Worst in Show How Key3Media, the company behind the big tech trade show Comdex, went bankrupt.
By Brian Caulfield Additional Reporting By Jonathan Thaw

(Business 2.0) – Microsoft was there. Cisco Systems, Hewlett-Packard, and Sun Microsystems were all there. So were companies like Egghead.com, Foodvision. com, and DigiScents. Just three years ago, it didn't matter whether you were a giant of the tech world or a startup prepping your road show: If you were in tech, you had to book a trip every November to Comdex in Las Vegas--and to do that, you had to do business with Key3Media, the company that ran it. With nearly $300 million in sales in 2000, and with a brand--Comdex--that had such power, Key3 looked far better prepared to weather the coming tech bust than the many startups and dot-bombs that threw money at it during the boom.

But in February, the once-hot show organizer followed its former exhibitors into the protective custody of Chapter 11. Comdex is no longer king of the trade shows. Key3, just out of bankruptcy and freshly renamed MediaLive, is hustling to line up exhibitors for a dramatically smaller show this fall. Even the annual Chili for Children Cook-Off, a popular charity event that has been held at Comdex since 1991, recently packed up and moved to Dallas.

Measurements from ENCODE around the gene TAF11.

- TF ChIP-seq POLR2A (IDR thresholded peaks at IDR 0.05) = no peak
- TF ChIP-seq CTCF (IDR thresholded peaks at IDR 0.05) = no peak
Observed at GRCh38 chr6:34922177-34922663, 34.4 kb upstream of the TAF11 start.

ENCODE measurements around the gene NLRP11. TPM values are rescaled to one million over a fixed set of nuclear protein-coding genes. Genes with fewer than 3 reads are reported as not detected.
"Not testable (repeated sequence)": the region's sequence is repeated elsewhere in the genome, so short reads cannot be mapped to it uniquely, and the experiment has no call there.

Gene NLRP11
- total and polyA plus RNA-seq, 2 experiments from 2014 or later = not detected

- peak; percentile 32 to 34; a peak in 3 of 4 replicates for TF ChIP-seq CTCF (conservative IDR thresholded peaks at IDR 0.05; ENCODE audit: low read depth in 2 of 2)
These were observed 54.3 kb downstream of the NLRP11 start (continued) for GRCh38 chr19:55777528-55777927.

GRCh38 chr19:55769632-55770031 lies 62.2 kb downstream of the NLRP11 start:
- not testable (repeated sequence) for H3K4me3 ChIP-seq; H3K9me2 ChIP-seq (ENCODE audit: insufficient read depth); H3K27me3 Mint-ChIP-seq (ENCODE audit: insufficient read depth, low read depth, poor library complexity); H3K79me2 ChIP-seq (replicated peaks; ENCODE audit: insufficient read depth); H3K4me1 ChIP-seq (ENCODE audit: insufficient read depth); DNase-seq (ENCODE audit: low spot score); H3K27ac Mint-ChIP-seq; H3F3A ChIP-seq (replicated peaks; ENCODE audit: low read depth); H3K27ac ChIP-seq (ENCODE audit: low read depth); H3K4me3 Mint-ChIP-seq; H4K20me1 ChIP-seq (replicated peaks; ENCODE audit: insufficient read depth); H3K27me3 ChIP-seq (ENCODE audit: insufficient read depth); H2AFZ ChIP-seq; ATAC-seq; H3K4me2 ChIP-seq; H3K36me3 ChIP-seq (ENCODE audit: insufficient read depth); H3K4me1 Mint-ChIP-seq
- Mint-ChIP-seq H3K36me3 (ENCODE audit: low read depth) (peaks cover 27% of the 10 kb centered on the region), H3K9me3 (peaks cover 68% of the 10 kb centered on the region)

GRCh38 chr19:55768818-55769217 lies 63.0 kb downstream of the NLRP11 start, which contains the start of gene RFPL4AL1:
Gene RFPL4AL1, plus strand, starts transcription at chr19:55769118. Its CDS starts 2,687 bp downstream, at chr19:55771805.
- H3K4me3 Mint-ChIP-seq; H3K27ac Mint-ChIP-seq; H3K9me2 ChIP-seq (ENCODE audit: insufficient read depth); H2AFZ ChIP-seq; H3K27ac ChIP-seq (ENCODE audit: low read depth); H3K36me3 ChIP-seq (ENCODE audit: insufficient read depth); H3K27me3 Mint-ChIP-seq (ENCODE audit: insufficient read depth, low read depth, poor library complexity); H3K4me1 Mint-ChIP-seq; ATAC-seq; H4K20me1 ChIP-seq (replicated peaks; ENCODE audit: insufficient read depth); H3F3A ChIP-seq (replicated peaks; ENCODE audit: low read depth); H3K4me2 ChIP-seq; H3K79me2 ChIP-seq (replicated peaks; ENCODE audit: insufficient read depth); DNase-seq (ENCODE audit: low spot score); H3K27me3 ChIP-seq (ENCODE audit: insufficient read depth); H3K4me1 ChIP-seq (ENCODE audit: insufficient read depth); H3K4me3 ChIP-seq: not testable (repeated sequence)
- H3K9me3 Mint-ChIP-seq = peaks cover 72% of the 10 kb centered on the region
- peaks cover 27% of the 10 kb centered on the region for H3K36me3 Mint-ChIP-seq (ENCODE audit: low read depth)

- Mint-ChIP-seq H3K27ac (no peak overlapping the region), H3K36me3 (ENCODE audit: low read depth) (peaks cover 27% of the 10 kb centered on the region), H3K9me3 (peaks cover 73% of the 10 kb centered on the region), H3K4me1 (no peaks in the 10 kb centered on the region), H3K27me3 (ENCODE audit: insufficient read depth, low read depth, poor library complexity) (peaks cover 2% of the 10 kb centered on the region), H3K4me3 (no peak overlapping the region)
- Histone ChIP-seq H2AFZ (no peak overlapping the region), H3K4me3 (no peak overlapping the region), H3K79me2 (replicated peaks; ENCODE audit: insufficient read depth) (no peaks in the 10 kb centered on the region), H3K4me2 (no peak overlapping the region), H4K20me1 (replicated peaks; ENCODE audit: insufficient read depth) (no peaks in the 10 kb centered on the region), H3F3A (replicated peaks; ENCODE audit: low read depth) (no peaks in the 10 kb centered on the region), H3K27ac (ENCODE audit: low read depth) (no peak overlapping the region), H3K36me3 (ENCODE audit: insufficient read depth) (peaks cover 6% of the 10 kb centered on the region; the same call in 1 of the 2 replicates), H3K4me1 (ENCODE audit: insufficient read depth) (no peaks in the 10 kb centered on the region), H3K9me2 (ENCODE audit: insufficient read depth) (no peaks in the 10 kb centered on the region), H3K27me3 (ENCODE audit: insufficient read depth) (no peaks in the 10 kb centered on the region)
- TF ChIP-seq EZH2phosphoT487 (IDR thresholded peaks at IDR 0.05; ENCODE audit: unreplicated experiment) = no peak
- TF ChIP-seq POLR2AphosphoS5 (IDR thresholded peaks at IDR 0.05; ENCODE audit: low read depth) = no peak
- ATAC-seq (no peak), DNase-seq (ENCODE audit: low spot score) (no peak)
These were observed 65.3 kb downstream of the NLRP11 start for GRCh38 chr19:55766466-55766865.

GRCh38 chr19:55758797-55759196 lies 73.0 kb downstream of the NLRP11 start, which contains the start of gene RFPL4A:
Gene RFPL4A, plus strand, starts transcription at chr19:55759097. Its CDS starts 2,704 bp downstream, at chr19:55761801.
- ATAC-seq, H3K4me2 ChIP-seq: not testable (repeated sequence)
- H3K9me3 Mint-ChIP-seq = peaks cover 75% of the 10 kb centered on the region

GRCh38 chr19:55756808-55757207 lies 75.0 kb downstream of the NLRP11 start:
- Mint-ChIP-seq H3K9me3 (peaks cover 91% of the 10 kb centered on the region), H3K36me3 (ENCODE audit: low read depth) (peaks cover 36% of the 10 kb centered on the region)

The humbling of Comdex and Key3 is a tale of management excess and rotten timing, and an object lesson in how swiftly that combination can drive a lucrative operation into the ground. In 1997, Comdex Fall in Las Vegas had profit margins in the 80 percent range, says Bill Sell, former manager of the show. It sold more than 1.35 million square feet of booth space at roughly $45 per square foot. Its sales force often extracted hefty down payments 11 months in advance from over 1,750 exhibitors desperate to get in front of its more than 200,000 attendees. In short, Comdex was a cash cow.

More than that, it played a significant role in shaping the industry's growth. Comdex was to tech what investment banker Herb Allen's storied annual Sun Valley gathering of moguls is to the media industry--the place where the most important people in the biz get together to cook up deals, share (or snoop on) technological insights, and generally make their mark. Legends abound. Michael Dell used his dad's credit card to buy Dell Computer's first Comdex booth. Linus Torvalds celebrated his daughter's birthday at a Las Vegas Thai restaurant after a Comdex appearance. A skinny young Bill Gates, then CEO of a little startup called Microsoft, gave his first big speech at Comdex in 1983. (His dad ran the projector.) Gates and his company have been regulars at the show ever since.

All this made it possible to look beyond the trade show and see the foundation of an empire. Maybe that's what Fred Rosen saw. A brash former lawyer, Rosen is a protege of the late billionaire conglomerator Jay Pritzker, who helped install him as CEO at Ticketmaster in 1982. Ticketmaster was tiny then; Rosen transformed it into a several-hundred-million-dollar business by the time it was sold to Barry Diller in 1998. Rosen was smarter, tougher, and more imaginative than anyone in the trade show business. When he took over as CEO at Key3 in 2000, he could have spent all the free cash thrown off by the Comdex-type shows to expand beyond the tech show niche. He even looked into acquiring House of Blues, a national chain of night clubs.